Over at the New Humanist, Tom Rees has posted a nice article asking “Who Needs God?” and “Why is religion on the rise in so many countries?” The frame for Rees’ commentary is modernization theory, which claimed that as countries developed and became more “modern,” religion would decline and people would become more secular.
As Rees notes and as the sociologist Rodney Stark demonstrated in his classic article, “Secularization, R.I.P.,” this has not happened. Indeed, it appears that modernization has had the opposite effect and made people more religious.
This certainly appears to be the case in the United States, where belief in God is thriving. Yesterday’s USA Today reported that a Gallup poll of 1,000 Americans (margin of error +/- 4%) found that an astonishing 92% of Americans believe in God and 83% believe that this God answers prayers.
The United States has always been a religious outlier compared to other developed countries, and history partially explains the intense spiritualism of Americans. An open and competitive religious marketplace also contributes to high levels of belief in the US. Another factor contributing to such high rates of belief is that the US is the leading consumer-capitalist society in the world. Constant work and consumption can lead to an inner emptiness which drives spiritualism. Finally, America’s infatuation with individualism leads to social isolation which further contributes to religiosity.
In Rees’ article, however, he notes there are additional factors — intrinsic to the human mind — which drive religiosity:
A new field, the “cognitive science of religion,” has brought together a broad group of scientists in an attempt to identify the psychological, neural, and even evolutionary roots of religious belief. There have already been some remarkable discoveries. For example, it turns out that although irrational beliefs are part of human nature, whether or not people succumb to them depends on how threatened they feel. If you remind people of death, then they react by rejecting other cultures and clinging to their own conservative beliefs. If you make people feel lonely, then they start thinking that household gadgets have got personalities. And if you threaten their sense of control, then they start seeing things that aren’t there.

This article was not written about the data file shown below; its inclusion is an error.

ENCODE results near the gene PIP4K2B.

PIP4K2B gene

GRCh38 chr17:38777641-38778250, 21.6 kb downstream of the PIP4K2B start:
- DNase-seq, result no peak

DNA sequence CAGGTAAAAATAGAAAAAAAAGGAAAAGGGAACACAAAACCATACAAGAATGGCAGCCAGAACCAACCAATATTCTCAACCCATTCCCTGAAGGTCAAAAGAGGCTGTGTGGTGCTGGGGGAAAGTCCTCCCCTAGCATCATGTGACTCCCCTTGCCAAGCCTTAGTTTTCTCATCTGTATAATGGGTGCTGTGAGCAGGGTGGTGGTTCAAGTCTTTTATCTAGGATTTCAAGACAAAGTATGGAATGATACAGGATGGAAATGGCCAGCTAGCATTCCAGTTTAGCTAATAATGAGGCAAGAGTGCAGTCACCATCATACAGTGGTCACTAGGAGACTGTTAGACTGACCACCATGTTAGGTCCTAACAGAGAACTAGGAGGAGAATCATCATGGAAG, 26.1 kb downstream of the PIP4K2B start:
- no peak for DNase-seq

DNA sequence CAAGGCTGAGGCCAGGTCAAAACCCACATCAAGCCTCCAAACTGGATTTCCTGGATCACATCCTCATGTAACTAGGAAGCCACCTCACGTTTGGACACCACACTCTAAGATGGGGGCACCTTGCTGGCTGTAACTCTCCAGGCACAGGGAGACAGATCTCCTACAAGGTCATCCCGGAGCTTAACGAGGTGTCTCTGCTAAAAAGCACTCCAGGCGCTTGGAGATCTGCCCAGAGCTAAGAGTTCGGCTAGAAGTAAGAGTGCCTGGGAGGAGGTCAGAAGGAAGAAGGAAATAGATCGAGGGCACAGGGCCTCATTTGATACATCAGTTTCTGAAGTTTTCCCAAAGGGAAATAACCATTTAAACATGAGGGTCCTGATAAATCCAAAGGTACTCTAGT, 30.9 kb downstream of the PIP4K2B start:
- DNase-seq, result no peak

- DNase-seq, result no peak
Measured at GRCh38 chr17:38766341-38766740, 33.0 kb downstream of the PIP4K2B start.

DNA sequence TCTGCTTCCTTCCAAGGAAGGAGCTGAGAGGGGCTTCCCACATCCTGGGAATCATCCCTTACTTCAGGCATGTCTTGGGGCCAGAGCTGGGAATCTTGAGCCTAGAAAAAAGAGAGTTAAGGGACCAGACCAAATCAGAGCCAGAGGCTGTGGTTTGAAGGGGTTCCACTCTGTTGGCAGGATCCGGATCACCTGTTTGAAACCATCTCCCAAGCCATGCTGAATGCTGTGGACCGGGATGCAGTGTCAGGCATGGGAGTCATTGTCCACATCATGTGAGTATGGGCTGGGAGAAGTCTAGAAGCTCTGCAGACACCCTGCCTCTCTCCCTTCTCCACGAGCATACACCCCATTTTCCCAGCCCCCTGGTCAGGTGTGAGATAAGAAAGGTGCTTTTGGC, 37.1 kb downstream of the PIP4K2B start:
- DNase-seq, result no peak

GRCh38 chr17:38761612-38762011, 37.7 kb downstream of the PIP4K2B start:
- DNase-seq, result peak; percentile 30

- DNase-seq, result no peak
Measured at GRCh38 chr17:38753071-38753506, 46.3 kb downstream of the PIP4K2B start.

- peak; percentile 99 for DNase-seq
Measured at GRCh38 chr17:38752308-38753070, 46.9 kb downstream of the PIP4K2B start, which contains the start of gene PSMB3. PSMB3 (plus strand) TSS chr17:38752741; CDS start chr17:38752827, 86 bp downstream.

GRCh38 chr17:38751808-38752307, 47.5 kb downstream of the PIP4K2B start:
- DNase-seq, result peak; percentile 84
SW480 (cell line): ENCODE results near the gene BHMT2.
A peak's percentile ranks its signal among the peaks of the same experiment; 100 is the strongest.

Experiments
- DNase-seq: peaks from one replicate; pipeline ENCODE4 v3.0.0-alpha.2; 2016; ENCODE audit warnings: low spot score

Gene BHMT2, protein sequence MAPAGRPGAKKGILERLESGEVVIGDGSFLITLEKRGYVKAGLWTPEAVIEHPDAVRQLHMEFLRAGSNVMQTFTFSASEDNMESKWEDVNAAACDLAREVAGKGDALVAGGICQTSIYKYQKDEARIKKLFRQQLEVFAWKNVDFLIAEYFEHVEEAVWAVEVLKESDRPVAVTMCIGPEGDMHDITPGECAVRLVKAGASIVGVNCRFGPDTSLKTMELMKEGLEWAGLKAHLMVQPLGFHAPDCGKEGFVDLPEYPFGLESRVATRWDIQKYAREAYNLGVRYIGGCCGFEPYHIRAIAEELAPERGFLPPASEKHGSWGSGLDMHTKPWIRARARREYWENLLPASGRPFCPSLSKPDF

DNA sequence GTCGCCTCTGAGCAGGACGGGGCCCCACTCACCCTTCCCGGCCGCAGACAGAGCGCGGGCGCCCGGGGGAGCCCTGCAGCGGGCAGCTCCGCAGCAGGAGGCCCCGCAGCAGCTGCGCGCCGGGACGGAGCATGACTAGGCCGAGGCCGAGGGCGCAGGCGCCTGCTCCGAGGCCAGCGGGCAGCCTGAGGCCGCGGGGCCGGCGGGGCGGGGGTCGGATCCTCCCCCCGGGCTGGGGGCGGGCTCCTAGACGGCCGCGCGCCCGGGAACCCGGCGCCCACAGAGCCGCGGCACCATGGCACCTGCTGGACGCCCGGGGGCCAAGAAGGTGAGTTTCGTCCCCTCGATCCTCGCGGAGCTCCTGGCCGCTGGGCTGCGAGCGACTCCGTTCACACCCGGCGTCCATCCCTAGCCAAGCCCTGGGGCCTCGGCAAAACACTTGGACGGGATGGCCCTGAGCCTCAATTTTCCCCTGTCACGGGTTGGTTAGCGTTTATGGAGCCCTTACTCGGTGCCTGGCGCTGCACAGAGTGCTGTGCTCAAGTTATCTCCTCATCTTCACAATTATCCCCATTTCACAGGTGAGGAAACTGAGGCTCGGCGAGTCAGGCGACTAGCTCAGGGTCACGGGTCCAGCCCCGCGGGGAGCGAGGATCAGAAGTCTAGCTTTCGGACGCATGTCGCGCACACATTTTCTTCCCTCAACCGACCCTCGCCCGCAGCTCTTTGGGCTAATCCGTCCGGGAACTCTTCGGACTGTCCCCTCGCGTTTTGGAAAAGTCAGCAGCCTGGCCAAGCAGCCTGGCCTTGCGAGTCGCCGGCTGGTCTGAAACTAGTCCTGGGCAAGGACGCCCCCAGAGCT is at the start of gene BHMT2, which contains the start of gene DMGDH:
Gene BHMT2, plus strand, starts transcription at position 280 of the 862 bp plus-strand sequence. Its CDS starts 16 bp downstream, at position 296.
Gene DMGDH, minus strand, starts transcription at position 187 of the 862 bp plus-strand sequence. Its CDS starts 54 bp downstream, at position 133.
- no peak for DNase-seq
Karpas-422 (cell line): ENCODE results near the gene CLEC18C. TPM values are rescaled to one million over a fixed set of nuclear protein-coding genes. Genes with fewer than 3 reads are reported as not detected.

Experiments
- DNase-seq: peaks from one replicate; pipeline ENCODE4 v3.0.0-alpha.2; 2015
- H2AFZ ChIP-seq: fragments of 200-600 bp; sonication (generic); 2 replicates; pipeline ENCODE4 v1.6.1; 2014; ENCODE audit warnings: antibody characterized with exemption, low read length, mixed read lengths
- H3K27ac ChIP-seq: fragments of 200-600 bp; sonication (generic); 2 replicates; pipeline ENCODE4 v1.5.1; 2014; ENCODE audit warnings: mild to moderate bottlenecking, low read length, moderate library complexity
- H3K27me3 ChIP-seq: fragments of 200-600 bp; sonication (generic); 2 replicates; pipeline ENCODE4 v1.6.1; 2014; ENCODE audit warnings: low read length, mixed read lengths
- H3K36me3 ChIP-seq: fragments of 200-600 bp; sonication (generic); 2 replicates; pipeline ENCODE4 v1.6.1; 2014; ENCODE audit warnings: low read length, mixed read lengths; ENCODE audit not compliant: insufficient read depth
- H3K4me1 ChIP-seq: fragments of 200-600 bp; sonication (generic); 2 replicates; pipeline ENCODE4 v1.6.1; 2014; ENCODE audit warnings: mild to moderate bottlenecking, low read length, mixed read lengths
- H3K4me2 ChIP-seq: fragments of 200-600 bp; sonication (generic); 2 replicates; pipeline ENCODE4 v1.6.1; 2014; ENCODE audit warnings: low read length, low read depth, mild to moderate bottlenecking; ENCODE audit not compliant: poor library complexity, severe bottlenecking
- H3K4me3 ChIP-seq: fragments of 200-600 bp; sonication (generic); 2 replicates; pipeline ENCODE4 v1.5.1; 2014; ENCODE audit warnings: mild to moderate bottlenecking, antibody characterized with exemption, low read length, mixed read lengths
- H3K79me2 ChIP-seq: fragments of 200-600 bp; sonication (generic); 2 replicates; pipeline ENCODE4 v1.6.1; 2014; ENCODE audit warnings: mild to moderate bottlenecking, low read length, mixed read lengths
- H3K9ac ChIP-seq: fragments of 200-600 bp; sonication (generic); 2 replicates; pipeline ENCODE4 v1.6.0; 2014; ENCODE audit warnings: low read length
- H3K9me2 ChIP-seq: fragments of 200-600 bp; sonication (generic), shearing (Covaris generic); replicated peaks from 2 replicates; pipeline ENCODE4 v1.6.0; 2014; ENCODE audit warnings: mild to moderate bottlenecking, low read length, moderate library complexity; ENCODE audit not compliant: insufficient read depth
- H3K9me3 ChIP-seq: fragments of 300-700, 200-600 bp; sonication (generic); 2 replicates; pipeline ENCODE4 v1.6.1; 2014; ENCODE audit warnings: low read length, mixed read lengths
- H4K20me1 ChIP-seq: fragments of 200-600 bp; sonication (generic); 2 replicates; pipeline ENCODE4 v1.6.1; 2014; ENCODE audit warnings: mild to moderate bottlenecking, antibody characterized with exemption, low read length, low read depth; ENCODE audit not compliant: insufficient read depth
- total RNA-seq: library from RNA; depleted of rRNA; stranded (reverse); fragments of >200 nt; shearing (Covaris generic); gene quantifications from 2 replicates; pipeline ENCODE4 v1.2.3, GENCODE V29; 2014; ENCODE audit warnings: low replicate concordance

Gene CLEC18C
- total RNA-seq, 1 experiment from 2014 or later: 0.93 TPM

Supernatural thinking, in other words, is deeply rooted in normal operations of the mind. These operations are always embedded in affects or emotions, which further drive supernatural thinking.
Rees thus notes that fear — one of the most powerful human emotions that is highly adaptive in an evolutionary sense — plays a major role in religiosity. This is an old idea — going back to Sigmund Freud and Paul Radin last century and philosophers such as Hume and Nietzsche in earlier centuries. Surely fear — and its opposite, consolation — plays a role in promoting and sustaining religion.
A nice example of this can be found in a recent article by the scientist Karl Giberson, who admits that “[b]elief in eternal life, though, is hard for me. My mind has been largely taken over by science and has trouble getting itself around ideas so far outside the normal course of events. But I still believe.” Why does Giberson still believe?
Giberson’s mother recently died, and he simply cannot endure the idea that she is not in heaven and he will not see her again: “My belief in God grounds a hope that I might one day see the wonderful woman in that coffin again. This hope does seem magical to me, but it’s not superstitious. Standing at my mother’s graveside with that hope seems so much richer than standing there without it.”
While Freud was wrong about many things, and psychoanalysis is largely non-empirical, there seems little doubt that fear and wish fulfillment play major roles in sustaining religious beliefs.